The problem with this thinking is not the invitation to discrimination. It’s the discrimination itself. The act is the crime, and no matter which justification is chosen by its perpetrators, the germ lay in its symptoms. Steve King isn’t immune to nonsensical rhetoric. His speech on not recognizing the contributions of slaves in the nation’s capitol was not only factually wrong, it was shamefully hurtful.
If the “homosexual lobby” is demanding anything, it is to not be used as a test kitchen for radical cultural experiments, and social vilification. King is entitled to his opinion, but his perception is skewed if he believes gay men and women bring discrimination upon themselves. And if he really thought about it, he would see that everyone has a gender and sexual identity–heterosexuals and homosexuals. It shouldn’t preclude anyone from existing in a tolerant environment.
Lauren Ashley, 2010′s Ms. Beverly Hills, tries to one-up former Ms. California Carrie Prejean in her hatred of homosexuals. Quite frankly, I do believe she succeeds. Here’s the lovable 90210 queen expounding on her delightful theory about gays– and how they should be stuffed into hot ovens and roasted for their gayness:
“The Bible says that marriage is between a man and a woman. In Leviticus it says, ‘If man lies with mankind as he would lie with a woman, both of them have committed an abomination. They shall surely be put to death and their blood shall be upon them.’ The Bible is pretty black and white,” Ashley told Pop Tarts.
“I feel like God himself created mankind and he loves everyone, and he has the best for everyone. If he says that having sex with someone of your same gender is going to bring death upon you, that’s a pretty stern warning, and he knows more than we do about life.”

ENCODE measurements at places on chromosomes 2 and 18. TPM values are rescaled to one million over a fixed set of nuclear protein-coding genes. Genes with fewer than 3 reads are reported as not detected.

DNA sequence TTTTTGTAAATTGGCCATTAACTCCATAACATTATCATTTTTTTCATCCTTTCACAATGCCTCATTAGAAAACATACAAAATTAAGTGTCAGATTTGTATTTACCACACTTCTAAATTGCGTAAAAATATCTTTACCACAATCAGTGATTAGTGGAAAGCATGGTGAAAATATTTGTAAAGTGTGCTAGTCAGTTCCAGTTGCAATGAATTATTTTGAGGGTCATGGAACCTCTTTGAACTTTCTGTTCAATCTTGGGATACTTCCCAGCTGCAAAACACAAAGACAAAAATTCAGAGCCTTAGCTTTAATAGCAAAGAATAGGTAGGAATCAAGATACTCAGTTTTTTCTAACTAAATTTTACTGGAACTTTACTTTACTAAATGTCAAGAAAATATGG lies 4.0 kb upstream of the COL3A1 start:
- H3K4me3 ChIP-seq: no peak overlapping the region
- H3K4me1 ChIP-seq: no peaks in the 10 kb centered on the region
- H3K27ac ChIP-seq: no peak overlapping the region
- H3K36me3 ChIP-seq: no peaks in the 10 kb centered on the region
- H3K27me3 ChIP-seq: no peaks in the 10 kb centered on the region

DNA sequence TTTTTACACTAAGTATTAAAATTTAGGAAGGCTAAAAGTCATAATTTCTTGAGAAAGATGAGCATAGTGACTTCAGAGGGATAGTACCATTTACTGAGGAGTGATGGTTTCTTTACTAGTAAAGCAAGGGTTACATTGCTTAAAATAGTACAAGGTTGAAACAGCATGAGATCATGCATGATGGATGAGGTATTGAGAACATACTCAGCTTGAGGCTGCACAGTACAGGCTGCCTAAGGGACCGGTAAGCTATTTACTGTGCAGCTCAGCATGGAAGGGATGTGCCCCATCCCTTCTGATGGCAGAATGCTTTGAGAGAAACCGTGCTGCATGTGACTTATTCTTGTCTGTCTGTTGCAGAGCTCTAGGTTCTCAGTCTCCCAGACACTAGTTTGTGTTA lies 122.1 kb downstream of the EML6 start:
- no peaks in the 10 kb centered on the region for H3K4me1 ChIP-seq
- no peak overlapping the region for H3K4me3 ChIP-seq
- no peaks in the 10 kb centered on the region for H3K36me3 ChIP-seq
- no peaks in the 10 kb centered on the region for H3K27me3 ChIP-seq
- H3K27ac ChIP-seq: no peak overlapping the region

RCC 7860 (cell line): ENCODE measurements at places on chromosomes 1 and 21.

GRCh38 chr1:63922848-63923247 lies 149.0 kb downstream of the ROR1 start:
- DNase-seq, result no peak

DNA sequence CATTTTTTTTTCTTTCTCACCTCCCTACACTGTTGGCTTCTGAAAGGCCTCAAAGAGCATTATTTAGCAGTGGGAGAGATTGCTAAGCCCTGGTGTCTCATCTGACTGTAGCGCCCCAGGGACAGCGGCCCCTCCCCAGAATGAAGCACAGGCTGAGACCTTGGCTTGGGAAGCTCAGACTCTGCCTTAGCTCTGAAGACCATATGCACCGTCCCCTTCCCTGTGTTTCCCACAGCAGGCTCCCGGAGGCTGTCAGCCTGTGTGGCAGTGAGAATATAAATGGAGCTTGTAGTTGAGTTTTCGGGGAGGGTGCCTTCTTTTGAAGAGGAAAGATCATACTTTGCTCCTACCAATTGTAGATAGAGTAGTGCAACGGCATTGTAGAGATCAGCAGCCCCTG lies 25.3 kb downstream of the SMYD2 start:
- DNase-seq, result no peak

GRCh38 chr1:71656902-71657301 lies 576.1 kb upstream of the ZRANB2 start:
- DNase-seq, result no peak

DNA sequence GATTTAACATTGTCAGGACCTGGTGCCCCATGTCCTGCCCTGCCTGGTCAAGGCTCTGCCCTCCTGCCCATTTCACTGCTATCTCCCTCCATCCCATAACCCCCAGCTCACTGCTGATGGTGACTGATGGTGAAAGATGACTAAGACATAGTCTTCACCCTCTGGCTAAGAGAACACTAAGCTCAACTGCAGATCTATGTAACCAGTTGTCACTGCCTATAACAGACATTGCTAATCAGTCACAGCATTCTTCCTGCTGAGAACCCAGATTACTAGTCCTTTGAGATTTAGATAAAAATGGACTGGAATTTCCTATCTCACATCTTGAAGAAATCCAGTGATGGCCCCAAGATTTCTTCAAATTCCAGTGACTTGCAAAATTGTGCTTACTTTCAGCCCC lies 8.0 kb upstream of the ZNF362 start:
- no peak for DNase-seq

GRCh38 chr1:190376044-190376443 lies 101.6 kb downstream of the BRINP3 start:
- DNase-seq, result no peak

Of course she spoke to Fox News. In her defense, she does have friends who are gay. Does that help the situation any? Yeah, I don’t think so either.
I am a US Army (82nd Airborne) veteran, I share an office with a Navy veteran (and ironically I am a Red Sox fan and he is a Yankee fan and despite this we get along excellently.) We’ve been following your anger at Obama for not repealing DADT immediately. Let me offer the following thoughts: Clearly you’ve never served in the military. You’ve never lived in a crowded barracks, cramped ship or bivouacked in the field or experienced the day-to-day military. That’s not a dig, just an observation. My perspective comes as an enlisted person as does my officemates and strictly from that of a heterosexual male. Continue reading →
Andrew Sullivan live-blogged President Obama’s speech to the Human Rights Campaign’s Annual Dinner. Excoriation is the most polite term I can use to describe Sullivan’s assessment of the president. A few points:
He says he will end Don’t Ask Don’t Tell but he has done nothing, and he offered no time-line, no deadline for action and no verifiable record that he has done anything, despite his claims that he has.
He says he is ending the HIV ban, but it is still in force, a year and a half after it was signed by George W. Bush and passed by massive majorities in both houses.
He says he favors equality for gay couples but said nothing tonight to support the initiatives in Maine or in Washington State or the struggle in Washington DC for marriage equality. That’s a test of real sincerity on this matter. He failed it.
I don’t believe the president is deliberately shuffling his feet on these issues. After all, there seem to be quite a few things currently occupying his time. One can’t help but wonder though, if some type of goodwill gesture would temporarily placate this important segment of voters. Perhaps one is in the offing? Or perhaps not.
In America, we have certain preconceived notions of masculinity, and what it means to be a “man.” The perception that men exhibit and exude strength — both physically and emotionally — and bravery is widely acknowledged and accepted. These traits are necessary, for they provide the basis for a man’s role as the protector. You might also add stoicism and machismo to this list. And no where is this exhibited more than in the military, where masculinity is a badge to be worn proudly. But how does this work exactly? Do these notions of manhood apply to all men? What if a man is gay? If you’re a gay man, are you still considered masculine? Take a look at this quote from The Weekly Standard’s James Bowman, regarding gay men in the military: Continue reading →